»»»% MEMOS FROM I MARGARET f There are many people who see Home Economics Extension only as what is provided for rural homemaker's clubs and 4-H girls. True- this is still being done, although not in the same way as in 1914 when canning, gardening and sewing were the subjects taught. Home Economics never was just cooking and sewing, but includes all avenues of "Creating an awareness and understanding of, and providing a knowledge in consumer competence and family stability." Are you thinking "I'm too old to start learning new tilings?" Adult learning is necessary! How else are we going to keep up, much less guide our children! It isn't enough to hold ground; we must make progress. It is the adults who have to cope with the danger and the opportunities. Are you saying to yourself "I don't have time to go to meetings." Here's away to help you keep up with what is going on. NEWSLETTER. Would you like to receive "Helps for Homemakers", a monthly newsletter that will be sent free to anyone to requests it ? This is written by the Home Economics Extension committee and your Extension Home Economist. In it you will find: 1. Up to date consumer information, 2. Review of new publications and bulletins. 3. Program helps for club groups. 4. Pertinent information on interior decoration, family life. The next issue will be sent to you at your request. Write or call the Kossuth County Extension Office, 130G N. Main St., Algona, Iowa, or call 295-2120. COMMENTS FROM J CUMBERLAND This is the week which marks the start of the girls' 4-H Achievement Shows. These shows are held in each local 4-H club and provide an opportunity for each of the girls to bring the articles they have prepared for the fair. Judges evaluate each exhibit and allow the When Is The Best Time To Soil Test? Summer soil samples taken at the time the crop is actively grov/ing, reflect actual demands placed on the soil by the crop. On the other hand, samples taken during the off season, when the soil may be wet or cold, do not always reflect the soil nutrients that are actually available for the next crop. Research lias shown that soil nitrogen is lowest during the summer months, or during the period of active plant growth. Phosphate and potash levels are also lower during this time. Soil pH values are usually higher in the winter months; therefore, summer tests could well indicate a need for lime that might not be shown by a test made in the winter. There are factors to consider other than the accuracy of soil tests. Research has shown that on most soils in the Midwest, phosphate and potash can be applied in the fall and safely stored in the soil during winter months. Nitrogen, in ammonium forms, can also be applied, provided soil temperatures are 50 degrees F. or lower. ' If fertilizer is applied in the fall, it has time to react with the soil, be distributed throughout the root zone, thus allowing for more early root contact by the young-growing plant in the spring. Summer soil testing, with subsequent fall fertilizer plow- down, not only indicates crop needs and allows for increased fertilizer reaction, but it also allows you to be more flexible in your spring activities. It takes away the problem of soils that are too wet for fertilizer application, until it is so late that crop yields are reduced. So, give yourself and your crop a chance for a fast start in 1968. Have your soil tested this summer. Your CFS blend plant manager will be glad to help. He's backed by one of the finest soil testing laboratories in the U.S.A. From the time your fields are carefully sampled by CFS until the time the plant manager gives you your recommendations, every care is taken to be sure that our testing is rapid, reliable and accurate. Start your crop program now. Take soil samples and .... FERTILIZE THIS FALL. CUSTOM FARM SERVICES, INC. TITONKA, IOWA Phil Pfeffer Phone 9282610 BODE, IOWA Bill Langston Phone 379-1682 CORWITH, IOWA Jerry Krause Phone 583-2392 members to choose the articles they feel will show the best at the county fair. Following is a list of the dates and places of the local achievement shows in Kossutli county: Algona A.OL., July 28-1 p.m., Extension meeting room ; Blue & White, Aug. 1 - 7 p. m. Tony Accurso home, Bancroft; Buffalo Boosters, Aug. 3 - 1 p.m., M.E. church basement, Titonka; Burt Blue Birds, July 26-9:30 a. m., Burt Legion hall; Cresco Chums, July 26 - 7 p. m., Extension meeting room; Eagle- ettes, July 24 - 2 p. m., Immanuel Lutheran church, Swea City; Fenton Forwards, July31- 1 p. m., Lone Rock Legion hall; Garfield Gems, Aug. 2- 8 p. m., West Bend school; Greenwood Girls, July 21 - 1 p. m., Don Arndorfer home; Irvington Ideals, Aug. 5-1 p. m., Extension meeting room. Lakota Luckies, Aug. 5-9:30 p. m., City Hall, Lakota; Lotts Creek Lassies and Whittemore Lassies, Aug. 2 - 1 p. m., St. Michael's hall, Whittemore; Lu- Verne Live Wires, Aug. 9- 7:30 p. m., City Hall, LuVerne; Plum Creek Elite, Aug. 4 - 2 p. m., Center School; Riverdale Rustlers I and n, July 29- 10 a. m., St. Joe hall; Seneca Stars, Aug. 3 - 7:30 p. m., Lone Rock Legion hall; U-Go-I-Go, July 24-4 p. m., M.E. Church, Algcna; Union Alethean, Aug. 2-7 p.m., Civic Center; Valley Farmer- ettes, Aug. 8-1:30 p. m., German Valley Community hall; Wesley Wizards, July 28, 2p. m., M. E. Church, Wesley. The following local ladies will be assisting at the shows as judges — Mrs. Henry Looft, Fenton; Mrs. Gertrude Gutknecht, Lakota; Mrs. ErvinGer- ber, Algona; Mrs. Cecil Thoreson, Swea City ;Mrs. Elwin Swanson, Swea City; Mrs. Wm. Amesbury, Titonka; Mrs. Ben Anliker, West Bend; Mrs. Ralph Nichols, Whittemore; and Mrs. Wayne Keith, Algona. ; DEVELOPMENTS t FROMDEVALOIS Algona, has been commissioned a second lieutenant in the U. S. Air Force upon graduation from Officers Training School (OTS) at Lackland AFB, Texas. Thursday, July 27, 1967 Algona (la.) Upper Des Molnes-7 FARM PAGE wx^x^:'^>&<>&<^^ I.S.U, alumni and friends are invited. Contact Jerry for reservations. It should be a real nice evening. - o - Eighty attended the Cattle Feeders tour last Tuesday which was co-sponsored by the Beef Producers Association and Kossuth County Extension Service. Bill Zmolek, Extension beef specialist for LS.U. at the meeting said that the day of high profit of as much as $70 per steer (mostly from buying low and selling high) are gone. He predicts future markets to be more stable and smaller profits (per head) will come from volume and high management. He says Iowa's advantage in competing with large western lots is a cheaper feed supply. Question from Bancroft - I still have thistles in my corn. Could they still be sprayed with 2, 4D? Answer - Yes, but wait until the pollination of the corn is completed. The 2, 4D can be put on with either an air applicator or with high clearance ground equipment. Where needed this spray does a very good job of thistles and other broad leal weed control because the corn is not senstiive to 2, 4D at this stage and the application rate is doubled. Recommended amounts per acre are 1/2 pounds of "ester" or 3/4 to 1 Ib. of "amiue" 2,4D. - o - Question - Is it best to pick tomatoes green and ripen them on a window sill ? Answer - No, for best flavor and high vitamin content, leave the tomatoes on the plant until they are vine ripened. During hot weather you might pick them a little on the green side and ripen indoors. After the ripening process starts the tomatoes will ripen in complete darkness. The high temperature on the vine may cause even a red variety tomato to develop orange pigments. Jerry Shey, president of the Kossuth County Cyclone club, reminded me that the group will sponsor a buffet at Van's Cafe, Monday, August 7, 7 p. m. Clay Stapelton, the new athletic director, at Iowa Slate University, will be the featured speaker. Last Tuesday night 102 from Kossuth, Palo Alto and other counties attended a corn harvesting and storage clinic at Emmetsburg, Dale Hull from I.S.U. suggested waiting a little longer before getting to the fields with our corn combines, etc. His point is that too early of harvesting damages the kernel and could cause grade to grade on corn lower than ttZ or 3 corn. That is true, but after seeing Kossuth's hail damaged corn I predict most of it will bear an ear, but no one knows how long that damaged stalk will stand, so I believe it should be harvested as soon as possible. Lakes College Feed, Fertilizer Course Studied The members of the Feed and Fertilizer Marketing Technology Advisors, Council of the Iowa Lakes Community College met at 8 p.m., Tuesday evening July 18 at the Estherville Junior College. Members present from Estherville were: Emmet Emdahl of Golden Sun, Frank Lown of Emmet County State Bank, Harold Peterson of Iowa Trust and Savings, Richard McMullen of Emmet County Extension Service and Stan Thomsen of Mobil Chemical Company. Other members who attended were: Orville Thoresen of Swea City, member of Iowa Lake Community College School Board; Robert Cast, Voc. Ag. instructor of West Bend; George Sefrit, Voc. Ag. instructor at Algona; Ivan Perry of Ralston Purina at Spencer; Bob Skinner of Iowa Feed and Grain Association at Des Moines. Guests were Doyle Carpenter, Superintendent of Iowa Lakes Community College at Estherville and John Johnson, Extension Area Director of Spencer. These members met with Marlin Edwards and Leonard Stransky, Coordinators for the Feed and Fertilizer Marketing Technology Program. This program will start August 30 in the Woodley Hatchery Building on South Gth Street in Estherville. Items discussed were: The Feed and Fertilizer Advisory Committee - their duties and responsibilities; Prospective student Intel-views; Employment experience and employment training stations; Program aquaintance and publicity; Curriculum development for Technical Ag. and Distributive Education. Wheat Program Almost Same As Past Year Major operating provisions of the 1968 wheat program will be virtually identical to those in effect for the 1967 crop, according to R.I. Anderson, chairman, ASCS county committee. An important 1968 program provision detail different from the 1967 program is that domestic marketing certificates which are an important part of participating farmers' income will be issued on an estimated 530 million bushels, reflecting the projected production on 40 percent of farm allotments based on the national allotment of 59.3 million acres. Marketing certificates on the 1968 crop - as for 1967 - will be valued at the difference between full wheat parity (as of July 1, 1968) and the national average price-support loan level of $1.25 per bushel. For the 1967 wheat crop, domestic certificates are worth $1.36 per bushel, compared with $1.32 per bushel for the 1966 crop. Corn Growers Enter Contest At Whittemore At its last meeting, the Whittemore Community Club voted to sponsor the Iowa Master Corn Growers contest in this area. Most farmers know about this annual contest and watch the results closely every fall. It is conducted under the auspices of the Iowa Crop Improvement Assn. and Iowa State University at Ames. Farmers with good fields of corn are invited to register for the contests. Registration fee is $15 and will be handled by Vic Perkins at Farmers State Bank in Whittemore. Anyone interested should contact Mr. Perkins. Registration is open as of now and must be made before July 28. Rules of the contest permit only one entry per farm unit, regardless of size. Yield check will be made on a plot of ten acres or more in any part of one field. Contact Mr. Perkins for other rules and information concerning the contest. The contest provides many valuable prizes for winners at iocal, district and state levels. Notes Of Servicemen! OUTDOOR COOKERY DEMANDS WELLS' BLUE BUNNY To put the finishing touches on that outdoor barbecued meal, count on the consistent quality of WELLS' BLUE BUNNY dairy products. There are two tangy flavors of Chip Dip for appetizers, tart and tantalizing Sour Cream for the baked potatoes, milk or chocolate milk to drink, and ice cream 'or dessert, of course. They're from WELLS BLUE BUNNY, where freshness means good + aste. WELLS' BLUE BUNNY QUALITY DAIRY FOODS V...; r — DISTRIBUTED IN ALGONA BY ALGONA DAIRY - RICHARD SCHMITT, PHONE 295-5924 r ft t"i ' „»* Lieutenant Duerr, selected for OTS through competitive examination, is being assigned to Keelser AFB, Miss., for training as a ground electronics officer. A graduate of Algona High School, the lieutenant received his B. S. degree in industrial administration in 1966 from Iowa State University. His wife, Georgia, is the daughter of Warren Breakiron, Indian Head, Pa. New Feeder Pig Law Will Halt Bootleggings A new feeder pig law went into effect July 1, it is reported in Wallace's Farmer this week. The law requires all feeder pig dealers to be licensed and bonded in the amount of $10,000. It also requires ear-tagging of all feeder pigs that are sold, with two exceptions: (1) A farmer can sell feeder pigs to another farmer for feeding without eartags on pigs. If pigs are bought specifically for resale, then they, MUST be ear- tagged. (2) Pigs can be sold through an auction without being ear-tagged, but if the purchaser intends to resell pigs, ear- tagging is necessary. MASON CITY, IOWA, 18 July- Robert G. Wingert, son of Mr. and Mrs. Clare E. Wingert, Wesley enlisted in the U.S. Marine Corps. Robert is presently undergoing 8 weeks of recruit training at the Corps recruit depot in San Diego, Calil. SAN ANTONIO-Fred J. Duerr, son of Mr. and Mrs. Frank Duerr, The new 1)111 is an effort to stop the "bootlegging" of feeder pigs into the state and to stop improper movement of swine within the state. Employees of feeder pig dealers will be Issued permits and identification cards and are required to have them in their possession when doing business. S-City Youth Named Third, Model Contest A 17-year-old Swea City youth lias been named third state winner in the Fisher Body Craftsman's Guild model car competition. He is Andrew B. Charlson, son of Mr. and Mrs. A.E. Charlson. The youth will receive a cash award of $50 as his prize in the senior division. Charlson's model will now compete for one of 10 $1,000 styling scholarships to be awarded during the National Guild Convention in Detroit at the end of this month. Top national winners will be announced at the annual Guild banquet July 31. -67TH- Mr. and Mrs. Arthur Purvis, formerly of Truro and Peru now residing in St. Charles, were feted on the occasion of their 67th wedding anniversary on June 25. HOW WILL YOU HANDLE ALL OF THOSE STALKS? ^ The best way to handle the tangled mass of tough, heavy hybrid stalks is a Brady flail shredder. It shreds your stalks, makes plowing easier, faster, better . . . knocks out most of your corn borers, too. You can even pull a tandem disc behind a Brady and be ready for minimum tillage. It's a great labor-saver ... and excellent for clipping pastures and idle acres. >• Two, three, and four-row available. See them today at BUSCHER BROS. IMPLEMENT 1015 NORTH MAIN ALGONA BRADY 4-ROW CHOPPER SURE, there are lots of purposes for saving today, but "emergencies" still head the list. Everyone wants protection against unexpected medical or dental bills . . . house or automobile repairs. Not to overlook those welcome "emergencies"—such as the opportunity to make a bargain purchase! Open your safe, profitable emergency savings account with us now. 2 KINDS OF SAVINGS PLANS ON NEW 6-MONTH SAVINGS CERTIFICATES These certificates are issued in amounts of $1,000 or multiples of $1,000. They are perfect for the investor with larger sums of money who wants to earn a high return with maximum safety. They earn from the day you invest. Earnings are paid each six months from date of issue. ON CONVENIENT 1 PASSBOOK SAVINGS This is the best all-around savings plan for everybody — the best way to have money available when you need it ... the best way •: build small sums into large. Dividends are paid twice a year. Put any amount into your account . . . any time. Save by the 15th of any month . . , earn from the 1st) Home Federal Savings & Loan Assn. All Accounts Fully Insured to $15,000 Save From The loth — Earn From The 1st SINCE 1917 — ALGONA, IOWA ON PASSBOOK SAVINGS AND 6-MONTH INVESTMENT CERTIFICATES [Savings Accounts insured up to $15,001) by F i\U'ral S:v intis and Loan Insurance Corporation'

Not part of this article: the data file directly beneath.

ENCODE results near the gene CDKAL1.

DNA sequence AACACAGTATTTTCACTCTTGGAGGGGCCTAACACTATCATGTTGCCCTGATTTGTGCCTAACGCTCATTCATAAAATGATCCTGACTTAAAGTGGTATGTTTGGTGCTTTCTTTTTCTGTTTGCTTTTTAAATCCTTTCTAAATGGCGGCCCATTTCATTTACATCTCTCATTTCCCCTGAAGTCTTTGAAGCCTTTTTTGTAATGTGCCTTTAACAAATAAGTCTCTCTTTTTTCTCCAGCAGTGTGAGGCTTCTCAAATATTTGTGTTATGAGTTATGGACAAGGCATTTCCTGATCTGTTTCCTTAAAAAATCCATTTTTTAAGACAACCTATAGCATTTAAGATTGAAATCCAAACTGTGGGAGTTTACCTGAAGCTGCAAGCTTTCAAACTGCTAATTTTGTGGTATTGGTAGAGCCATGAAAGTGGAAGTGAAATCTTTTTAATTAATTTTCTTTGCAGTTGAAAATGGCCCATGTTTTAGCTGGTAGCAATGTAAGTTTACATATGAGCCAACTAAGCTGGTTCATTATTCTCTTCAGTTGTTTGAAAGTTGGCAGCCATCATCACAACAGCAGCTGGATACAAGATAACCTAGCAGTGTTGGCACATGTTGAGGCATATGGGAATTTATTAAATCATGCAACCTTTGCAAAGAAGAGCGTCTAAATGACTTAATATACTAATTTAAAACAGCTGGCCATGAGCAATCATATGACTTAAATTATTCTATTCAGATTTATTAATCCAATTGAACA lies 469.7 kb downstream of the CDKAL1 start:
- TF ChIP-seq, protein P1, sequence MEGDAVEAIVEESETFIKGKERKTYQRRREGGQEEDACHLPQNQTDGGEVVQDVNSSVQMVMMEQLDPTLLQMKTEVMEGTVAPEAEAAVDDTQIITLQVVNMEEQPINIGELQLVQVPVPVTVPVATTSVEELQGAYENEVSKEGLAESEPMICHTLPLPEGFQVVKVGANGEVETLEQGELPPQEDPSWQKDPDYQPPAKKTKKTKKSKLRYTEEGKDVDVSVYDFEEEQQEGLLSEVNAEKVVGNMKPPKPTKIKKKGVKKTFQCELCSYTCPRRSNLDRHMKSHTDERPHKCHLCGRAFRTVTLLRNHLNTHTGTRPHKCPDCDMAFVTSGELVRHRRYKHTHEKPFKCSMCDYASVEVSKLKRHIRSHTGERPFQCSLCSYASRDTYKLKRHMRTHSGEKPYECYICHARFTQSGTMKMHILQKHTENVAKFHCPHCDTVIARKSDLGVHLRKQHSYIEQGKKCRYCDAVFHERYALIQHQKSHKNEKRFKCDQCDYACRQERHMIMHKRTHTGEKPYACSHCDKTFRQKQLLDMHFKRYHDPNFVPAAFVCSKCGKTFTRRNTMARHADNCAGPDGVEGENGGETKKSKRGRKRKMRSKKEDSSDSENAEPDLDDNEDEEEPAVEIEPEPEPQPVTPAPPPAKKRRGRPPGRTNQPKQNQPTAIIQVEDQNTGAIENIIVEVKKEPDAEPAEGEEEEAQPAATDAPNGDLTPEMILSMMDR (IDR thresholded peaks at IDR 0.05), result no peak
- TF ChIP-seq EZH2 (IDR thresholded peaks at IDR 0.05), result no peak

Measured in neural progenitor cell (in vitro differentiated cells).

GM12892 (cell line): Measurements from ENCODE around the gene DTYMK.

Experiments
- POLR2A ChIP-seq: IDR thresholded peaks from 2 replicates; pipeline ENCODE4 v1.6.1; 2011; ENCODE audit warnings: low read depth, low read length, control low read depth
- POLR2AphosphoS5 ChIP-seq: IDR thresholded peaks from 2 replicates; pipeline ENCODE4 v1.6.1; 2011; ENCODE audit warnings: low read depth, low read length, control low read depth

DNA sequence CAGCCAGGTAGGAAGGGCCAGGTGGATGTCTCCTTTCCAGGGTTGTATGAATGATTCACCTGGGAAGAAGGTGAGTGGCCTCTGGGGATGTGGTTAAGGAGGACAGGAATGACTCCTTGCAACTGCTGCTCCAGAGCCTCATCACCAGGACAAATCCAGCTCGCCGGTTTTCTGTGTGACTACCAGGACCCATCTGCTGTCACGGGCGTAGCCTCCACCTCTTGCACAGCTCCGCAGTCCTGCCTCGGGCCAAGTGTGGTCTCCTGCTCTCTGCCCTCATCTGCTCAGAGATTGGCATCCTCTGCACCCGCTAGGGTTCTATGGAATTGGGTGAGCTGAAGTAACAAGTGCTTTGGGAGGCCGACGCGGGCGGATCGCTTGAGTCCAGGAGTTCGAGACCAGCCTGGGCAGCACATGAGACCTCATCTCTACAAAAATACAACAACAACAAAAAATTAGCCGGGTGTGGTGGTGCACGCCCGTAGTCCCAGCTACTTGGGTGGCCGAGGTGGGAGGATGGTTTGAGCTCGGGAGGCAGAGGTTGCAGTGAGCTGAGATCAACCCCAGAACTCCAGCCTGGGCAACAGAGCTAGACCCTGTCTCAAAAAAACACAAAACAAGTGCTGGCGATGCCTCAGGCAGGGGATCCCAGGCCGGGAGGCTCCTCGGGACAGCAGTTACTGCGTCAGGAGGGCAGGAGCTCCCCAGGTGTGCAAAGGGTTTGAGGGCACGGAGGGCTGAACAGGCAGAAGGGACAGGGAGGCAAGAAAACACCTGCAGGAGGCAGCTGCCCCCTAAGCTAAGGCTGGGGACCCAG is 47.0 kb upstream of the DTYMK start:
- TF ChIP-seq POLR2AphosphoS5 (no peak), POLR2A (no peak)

What members have found on this page
Get access to Newspapers.com
- The largest online newspaper archive
- 11,200+ newspapers from the 1700s–2000s
- Millions of additional pages added every month